The origin of Tunisia’s modern Islamist movement was the Quranic Preservation Society, which was formed in 1970 with the government’s approval. It was apolitical, dedicated primarily to encouraging piety and faithfulness. The Society was placed under the Ministry of Religious Affairs and supported by President Bourguiba as a counterweight to the country’s political left.2  The Islamists attracted to the Society were not necessarily anti-regime and, in fact, shared some of the regime’s views, including its opposition to Communism.3  They accordingly did not see the need to confront the government and did not see a role for themselves in social and political change, which was the province of the left.

Their approach began to change in the late 1970s, when growing social unrest in other sectors, especially organized labor, politicized the movement. Several Islamists broke from the Quranic Preservation Society—including Rachid al-Ghannouchi, who founded al-Jamaat al-Islamiyya (The Islamic Group) and explicitly called for the end of Bourguiba’s one-party rule.4  In 1978, a year that saw serious economic-based rioting across the country, the “Movement of Islamic Renewal” emerged as a loose coalition of Islamist groups; by the following year, Ghannouchi’s group, then called the Mouvement de la Tendence Islamique (MTI), emerged as its backbone.5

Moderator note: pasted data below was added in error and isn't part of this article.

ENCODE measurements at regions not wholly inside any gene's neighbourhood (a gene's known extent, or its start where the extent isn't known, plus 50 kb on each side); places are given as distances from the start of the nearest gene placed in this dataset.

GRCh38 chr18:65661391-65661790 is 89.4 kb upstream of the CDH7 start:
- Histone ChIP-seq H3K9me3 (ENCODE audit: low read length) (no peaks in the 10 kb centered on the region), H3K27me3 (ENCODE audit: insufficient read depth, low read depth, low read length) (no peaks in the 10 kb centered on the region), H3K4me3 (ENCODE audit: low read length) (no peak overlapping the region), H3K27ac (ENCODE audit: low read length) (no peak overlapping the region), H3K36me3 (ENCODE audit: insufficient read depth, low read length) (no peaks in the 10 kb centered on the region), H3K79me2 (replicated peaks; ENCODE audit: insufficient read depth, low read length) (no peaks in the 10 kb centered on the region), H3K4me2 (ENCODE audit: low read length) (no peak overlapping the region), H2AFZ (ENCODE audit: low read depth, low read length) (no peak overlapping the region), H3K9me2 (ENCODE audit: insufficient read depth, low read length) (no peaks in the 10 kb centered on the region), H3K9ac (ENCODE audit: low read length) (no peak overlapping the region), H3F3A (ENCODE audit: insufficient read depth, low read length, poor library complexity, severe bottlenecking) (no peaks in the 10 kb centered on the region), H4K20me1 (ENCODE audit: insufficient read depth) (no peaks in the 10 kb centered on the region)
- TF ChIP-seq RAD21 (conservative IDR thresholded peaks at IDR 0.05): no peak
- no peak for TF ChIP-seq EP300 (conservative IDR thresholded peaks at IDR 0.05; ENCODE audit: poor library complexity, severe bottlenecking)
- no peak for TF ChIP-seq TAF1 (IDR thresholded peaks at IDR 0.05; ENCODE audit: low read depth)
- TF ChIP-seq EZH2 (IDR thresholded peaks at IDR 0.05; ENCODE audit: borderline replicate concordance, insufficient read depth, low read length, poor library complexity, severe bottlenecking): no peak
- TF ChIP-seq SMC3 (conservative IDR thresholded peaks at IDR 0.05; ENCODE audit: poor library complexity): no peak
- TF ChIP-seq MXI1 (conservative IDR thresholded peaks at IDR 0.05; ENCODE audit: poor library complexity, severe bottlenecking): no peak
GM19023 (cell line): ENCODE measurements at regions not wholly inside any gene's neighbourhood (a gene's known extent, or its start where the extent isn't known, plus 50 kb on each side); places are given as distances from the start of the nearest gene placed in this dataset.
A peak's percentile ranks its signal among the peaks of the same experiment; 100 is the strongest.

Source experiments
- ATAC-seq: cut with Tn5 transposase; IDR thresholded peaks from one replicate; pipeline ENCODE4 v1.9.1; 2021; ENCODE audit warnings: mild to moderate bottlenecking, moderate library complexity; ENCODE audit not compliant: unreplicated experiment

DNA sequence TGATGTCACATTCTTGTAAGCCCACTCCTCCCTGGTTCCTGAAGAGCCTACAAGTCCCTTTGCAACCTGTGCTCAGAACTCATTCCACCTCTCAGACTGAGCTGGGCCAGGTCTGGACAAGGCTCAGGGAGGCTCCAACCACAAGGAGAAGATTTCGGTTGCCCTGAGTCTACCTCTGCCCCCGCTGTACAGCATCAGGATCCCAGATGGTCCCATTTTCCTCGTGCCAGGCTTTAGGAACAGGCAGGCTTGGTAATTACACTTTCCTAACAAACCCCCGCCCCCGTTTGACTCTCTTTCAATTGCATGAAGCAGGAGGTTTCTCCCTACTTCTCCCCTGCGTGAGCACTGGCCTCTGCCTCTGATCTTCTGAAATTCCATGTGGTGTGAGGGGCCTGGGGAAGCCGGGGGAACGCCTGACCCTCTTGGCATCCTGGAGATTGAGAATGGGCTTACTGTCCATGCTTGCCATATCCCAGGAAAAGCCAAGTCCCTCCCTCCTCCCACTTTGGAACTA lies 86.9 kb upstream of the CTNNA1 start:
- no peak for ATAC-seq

MTI issued a political platform in 1981 that included calls for equitable economic reform, an end to one-party rule, and a return to the “fundamental principles of Islam.” 6  These objectives were sufficiently vague and appealing to attract broad support from people across Tunisian society. The group requested recognition as a political party, but was denied such by the government, and most of its leaders were jailed until 1984, when they were released through a general amnesty.7  During the course of the 1980s, MTI became younger and more populist in nature, and evolved into a well-organized social and political movement linked with the broader civil rights movement in the country.8  It was considered pro-democracy and was the first Islamist group in the Arab world to explicitly adopt democratic principles; in his writings, Ghannouchi favored Islamist participation in pluralist politics. 9